Petitioners contested the claim, asserting that the right of way was a mere easement that was extinguished when the railroad abandoned it, so that Brandt now enjoyed full title to his land without the burden of the easement. The Government countered that the 1875 Act granted the railroad something more than a “mere easement,” and that the United States retained a reversionary interest in that land once the railroad abandoned it.

The 10th Circuit Court of Appeals sided with the Government. Although it acknowledged a division among lower courts regarding the nature of the Government’s interest, if any, in abandoned General Railroad Right-of-Way Act of 1875 rights of way, it concluded based on 10th Circuit precedent that the United States had retained an “implied reversionary interest” in the right of way, which then vested in the United States when the right of way was relinquished. The Supreme Court reversed.

The Supreme  Court rejected the Government’s position, in large part because the Government had won when it argued the opposite before the Supreme Court more than 70 years ago, in the case of Great Northern Railway Co. v. United States (1942) 315 U.S. 262. There, the Government argued, and the Supreme Court agreed, that the 1875 Act granted nothing more than an easement to the railroad companies. Under Great Northern, therefore, the railroad had only an easement in its right of way over the land.

The Supreme  Court  then explained that, when the United States patented the parcel to the Brandt family in 1976, it conveyed fee simple title to that land, “subject to those rights for railroad purposes” that had been granted to the railroad. The United States did not reserve to itself any interest in the right of way in that patent.

After determining that the interest granted to the railroad was nothing more than an easement and that the U.S. retained no interest, the Court noted that the essential elements of easement, including what happens when they cease to be used, are well settled as a matter of property law.  Applying basic common law principles, the Court determined that when the railroad abandoned the right of way, the easement referred to in the Brandt patent terminated. Brandt’s land became unburdened of the easement, conferring on him the same full rights over the right of way as he enjoyed over the rest of the parcel.

Justice Sotomayor issued a dissenting opinion arguing that the majority improperly brushed off pre- Great Northern precedent suggesting that the United States retained a reversionary interest in railroad rights of way and, to the extent the majority regarded Great Northern as having abrogated those precedents, it placed on Great Northern more weight than that case could bear.  She also claimed that the majority erred by relying on basic common law principles without recognizing that railroad rights of way were not always governed by the ordinary common-law regime.

Justice Sotomayor also pointed out the negative practical implications of the majority’s opinion, claiming that it “undermines the legality of thousands of miles of former rights of way that the public now enjoys as means of transportation and recreation.  And lawsuits challenging the conversion of former rails to recreational trails alone may well cost American taxpayers hundreds of millions of dollars.”

Echoing Justice Sotomayor, many rails-to-trails organizations have described the decision as a serious set-back to the hiking and bicycling trails system envisioned by Congress when it enacted the National Trails System Improvements Act of 1988; however, the decision appears to apply only to privately-held land transferred by the United States subject to an existing railroad easement that is subsequently abandoned.  Many thousands of miles of trails along former railroad routes are situated on federal, state or local public lands, or on routes that were originally conveyed to the railroad companies in fee, rather than as easement. The decision does nothing more than confirm what has for centuries been the law of easements: an easement is a right to use another’s land for a specified purpose, and when the holder of the easement expressly or impliedly abandons its use, the easement no longer encumbers the underlying land.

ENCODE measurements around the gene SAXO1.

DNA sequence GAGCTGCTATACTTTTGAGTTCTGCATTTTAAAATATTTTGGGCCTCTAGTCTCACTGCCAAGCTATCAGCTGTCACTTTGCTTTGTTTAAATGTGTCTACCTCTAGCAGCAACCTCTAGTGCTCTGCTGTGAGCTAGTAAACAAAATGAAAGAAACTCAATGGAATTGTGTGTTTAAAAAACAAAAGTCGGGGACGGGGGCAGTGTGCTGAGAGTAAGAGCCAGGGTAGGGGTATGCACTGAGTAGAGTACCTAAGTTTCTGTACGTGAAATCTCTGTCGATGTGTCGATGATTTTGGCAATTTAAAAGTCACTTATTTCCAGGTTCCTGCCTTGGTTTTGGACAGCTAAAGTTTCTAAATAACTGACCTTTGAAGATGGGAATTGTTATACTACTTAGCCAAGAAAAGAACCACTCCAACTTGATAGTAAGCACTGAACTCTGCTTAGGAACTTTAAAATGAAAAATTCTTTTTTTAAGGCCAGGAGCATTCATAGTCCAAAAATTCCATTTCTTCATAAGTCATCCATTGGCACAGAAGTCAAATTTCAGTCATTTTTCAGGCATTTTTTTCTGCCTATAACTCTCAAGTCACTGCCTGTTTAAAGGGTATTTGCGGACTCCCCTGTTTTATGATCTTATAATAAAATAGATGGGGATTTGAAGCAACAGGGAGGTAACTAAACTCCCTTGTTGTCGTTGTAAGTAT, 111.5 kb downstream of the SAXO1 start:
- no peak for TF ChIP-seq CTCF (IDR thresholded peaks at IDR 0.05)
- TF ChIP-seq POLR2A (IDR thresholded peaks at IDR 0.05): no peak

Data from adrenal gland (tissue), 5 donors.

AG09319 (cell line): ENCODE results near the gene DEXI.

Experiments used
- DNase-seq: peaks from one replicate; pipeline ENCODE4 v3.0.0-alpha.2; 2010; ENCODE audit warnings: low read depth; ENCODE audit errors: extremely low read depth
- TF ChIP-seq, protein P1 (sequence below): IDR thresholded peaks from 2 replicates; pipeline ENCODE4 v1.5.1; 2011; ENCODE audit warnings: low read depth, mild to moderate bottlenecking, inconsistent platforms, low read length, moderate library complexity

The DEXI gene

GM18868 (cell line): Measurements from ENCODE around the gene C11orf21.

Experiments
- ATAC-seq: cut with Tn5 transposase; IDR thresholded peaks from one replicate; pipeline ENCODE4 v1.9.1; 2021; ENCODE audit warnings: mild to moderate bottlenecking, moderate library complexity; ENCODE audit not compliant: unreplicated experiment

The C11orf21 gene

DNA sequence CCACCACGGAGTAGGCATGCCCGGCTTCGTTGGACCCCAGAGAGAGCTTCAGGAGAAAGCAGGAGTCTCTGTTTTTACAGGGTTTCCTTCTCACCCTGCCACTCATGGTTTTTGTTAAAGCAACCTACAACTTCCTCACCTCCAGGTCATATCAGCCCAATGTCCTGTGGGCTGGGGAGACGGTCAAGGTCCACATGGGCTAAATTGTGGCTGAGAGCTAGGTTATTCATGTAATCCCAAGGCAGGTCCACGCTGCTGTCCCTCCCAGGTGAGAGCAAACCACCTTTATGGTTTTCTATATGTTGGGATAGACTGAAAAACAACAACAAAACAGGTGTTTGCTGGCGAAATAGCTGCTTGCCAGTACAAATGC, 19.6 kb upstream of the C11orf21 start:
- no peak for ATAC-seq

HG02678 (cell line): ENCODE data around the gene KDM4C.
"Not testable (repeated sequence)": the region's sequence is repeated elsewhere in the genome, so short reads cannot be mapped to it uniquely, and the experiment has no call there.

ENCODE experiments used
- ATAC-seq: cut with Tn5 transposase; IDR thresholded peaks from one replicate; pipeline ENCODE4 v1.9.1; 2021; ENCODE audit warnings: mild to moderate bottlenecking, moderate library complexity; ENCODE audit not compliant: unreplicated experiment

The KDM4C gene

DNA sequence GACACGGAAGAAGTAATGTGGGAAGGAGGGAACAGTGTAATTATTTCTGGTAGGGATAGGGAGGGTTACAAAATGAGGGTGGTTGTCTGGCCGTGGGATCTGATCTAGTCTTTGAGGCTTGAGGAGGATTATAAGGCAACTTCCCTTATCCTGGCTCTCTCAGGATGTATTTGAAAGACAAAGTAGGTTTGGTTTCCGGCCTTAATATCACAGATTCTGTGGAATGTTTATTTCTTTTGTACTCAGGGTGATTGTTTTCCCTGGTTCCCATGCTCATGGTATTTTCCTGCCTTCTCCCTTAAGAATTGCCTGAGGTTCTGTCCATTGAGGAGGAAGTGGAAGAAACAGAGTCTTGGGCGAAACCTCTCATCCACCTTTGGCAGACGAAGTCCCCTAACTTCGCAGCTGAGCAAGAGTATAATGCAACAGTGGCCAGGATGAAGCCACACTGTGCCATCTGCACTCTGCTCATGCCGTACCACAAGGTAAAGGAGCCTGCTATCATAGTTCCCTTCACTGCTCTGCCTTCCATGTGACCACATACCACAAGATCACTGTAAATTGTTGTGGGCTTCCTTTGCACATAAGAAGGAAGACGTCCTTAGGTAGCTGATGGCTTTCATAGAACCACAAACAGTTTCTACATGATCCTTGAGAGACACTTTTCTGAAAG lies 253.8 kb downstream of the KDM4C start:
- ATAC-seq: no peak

Continuing the theme of water-related issues in California, the Sacramento County Superior Court, Judge Timothy Frawley presiding, recently addressed litigation concerning the operation of the State Water Project. On March 5, 2014, the court released its rulings in the cases Central Delta Water Agency, et al. v. California Department of Water Resources, et al. (Case No. 34-2010-80000561) and Rosedale-Rio Bravo Water Storage District, et al. v. California Department of Water Resources. (Case No. 34-2010-80000703.) The litigation in these cases involved CEQA challenges brought against an EIR prepared by the Department of Water Resources (“DWR”) for the project known as the “Monterey Amendments to the State Water Project Contracts (Including Kern Water Bank Transfer) and Associated Actions as Part of a Settlement Agreement.”

Background and History

The history of the challenged EIR stretches back to the 1960’s and the inception of the State Water Project (“SWP”). The SWP was structured so that its costs for operation are borne primarily by various public water agencies (“SWP contractors”) that contract with the state to receive SWP water. The obligations for sale, delivery, and use of SWP water were set forth in long-term contracts with these SWP contractors. As many may know, the original long-term contracts were overly optimistic when estimating the water supply which would be available at full build-out of the SWP. The original contracts anticipated that 4.2 million acre-feet of water would be available per year, but actual, reliable water supply from the SWP is now in the vicinity of 2 to 2.5 million acre-feet annually. So by the early 1990’s, the SWP was increasingly unable to fulfill demand for water deliveries.